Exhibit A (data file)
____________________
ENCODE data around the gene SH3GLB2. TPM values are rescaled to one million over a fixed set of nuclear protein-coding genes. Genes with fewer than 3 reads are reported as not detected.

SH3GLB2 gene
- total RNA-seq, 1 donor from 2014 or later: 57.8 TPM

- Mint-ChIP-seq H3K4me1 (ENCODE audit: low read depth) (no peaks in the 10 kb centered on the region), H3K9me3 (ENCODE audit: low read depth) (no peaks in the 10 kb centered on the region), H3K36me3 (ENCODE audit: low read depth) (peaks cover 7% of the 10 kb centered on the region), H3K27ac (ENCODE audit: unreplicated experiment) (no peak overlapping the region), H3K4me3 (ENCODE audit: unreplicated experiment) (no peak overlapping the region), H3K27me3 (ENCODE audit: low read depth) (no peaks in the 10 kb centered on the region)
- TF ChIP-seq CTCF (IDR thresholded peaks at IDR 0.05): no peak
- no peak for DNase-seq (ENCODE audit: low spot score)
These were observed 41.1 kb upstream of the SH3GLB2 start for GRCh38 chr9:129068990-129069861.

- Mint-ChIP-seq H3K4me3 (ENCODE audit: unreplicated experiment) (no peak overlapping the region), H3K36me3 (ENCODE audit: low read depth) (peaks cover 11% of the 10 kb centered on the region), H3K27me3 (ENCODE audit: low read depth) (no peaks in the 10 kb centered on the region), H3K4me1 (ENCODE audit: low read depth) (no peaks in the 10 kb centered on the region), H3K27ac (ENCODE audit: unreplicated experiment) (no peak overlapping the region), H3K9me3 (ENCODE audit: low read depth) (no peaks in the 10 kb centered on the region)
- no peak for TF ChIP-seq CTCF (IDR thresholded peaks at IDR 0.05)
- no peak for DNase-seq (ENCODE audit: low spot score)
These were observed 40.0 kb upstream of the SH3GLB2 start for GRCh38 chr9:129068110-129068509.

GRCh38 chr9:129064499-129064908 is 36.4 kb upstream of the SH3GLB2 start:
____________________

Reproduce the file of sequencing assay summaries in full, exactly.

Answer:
ENCODE data around the gene SH3GLB2. TPM values are rescaled to one million over a fixed set of nuclear protein-coding genes. Genes with fewer than 3 reads are reported as not detected.

SH3GLB2 gene
- total RNA-seq, 1 donor from 2014 or later: 57.8 TPM

- Mint-ChIP-seq H3K4me1 (ENCODE audit: low read depth) (no peaks in the 10 kb centered on the region), H3K9me3 (ENCODE audit: low read depth) (no peaks in the 10 kb centered on the region), H3K36me3 (ENCODE audit: low read depth) (peaks cover 7% of the 10 kb centered on the region), H3K27ac (ENCODE audit: unreplicated experiment) (no peak overlapping the region), H3K4me3 (ENCODE audit: unreplicated experiment) (no peak overlapping the region), H3K27me3 (ENCODE audit: low read depth) (no peaks in the 10 kb centered on the region)
- TF ChIP-seq CTCF (IDR thresholded peaks at IDR 0.05): no peak
- no peak for DNase-seq (ENCODE audit: low spot score)
These were observed 41.1 kb upstream of the SH3GLB2 start for GRCh38 chr9:129068990-129069861.

- Mint-ChIP-seq H3K4me3 (ENCODE audit: unreplicated experiment) (no peak overlapping the region), H3K36me3 (ENCODE audit: low read depth) (peaks cover 11% of the 10 kb centered on the region), H3K27me3 (ENCODE audit: low read depth) (no peaks in the 10 kb centered on the region), H3K4me1 (ENCODE audit: low read depth) (no peaks in the 10 kb centered on the region), H3K27ac (ENCODE audit: unreplicated experiment) (no peak overlapping the region), H3K9me3 (ENCODE audit: low read depth) (no peaks in the 10 kb centered on the region)
- no peak for TF ChIP-seq CTCF (IDR thresholded peaks at IDR 0.05)
- no peak for DNase-seq (ENCODE audit: low spot score)
These were observed 40.0 kb upstream of the SH3GLB2 start for GRCh38 chr9:129068110-129068509.

GRCh38 chr9:129064499-129064908 is 36.4 kb upstream of the SH3GLB2 start: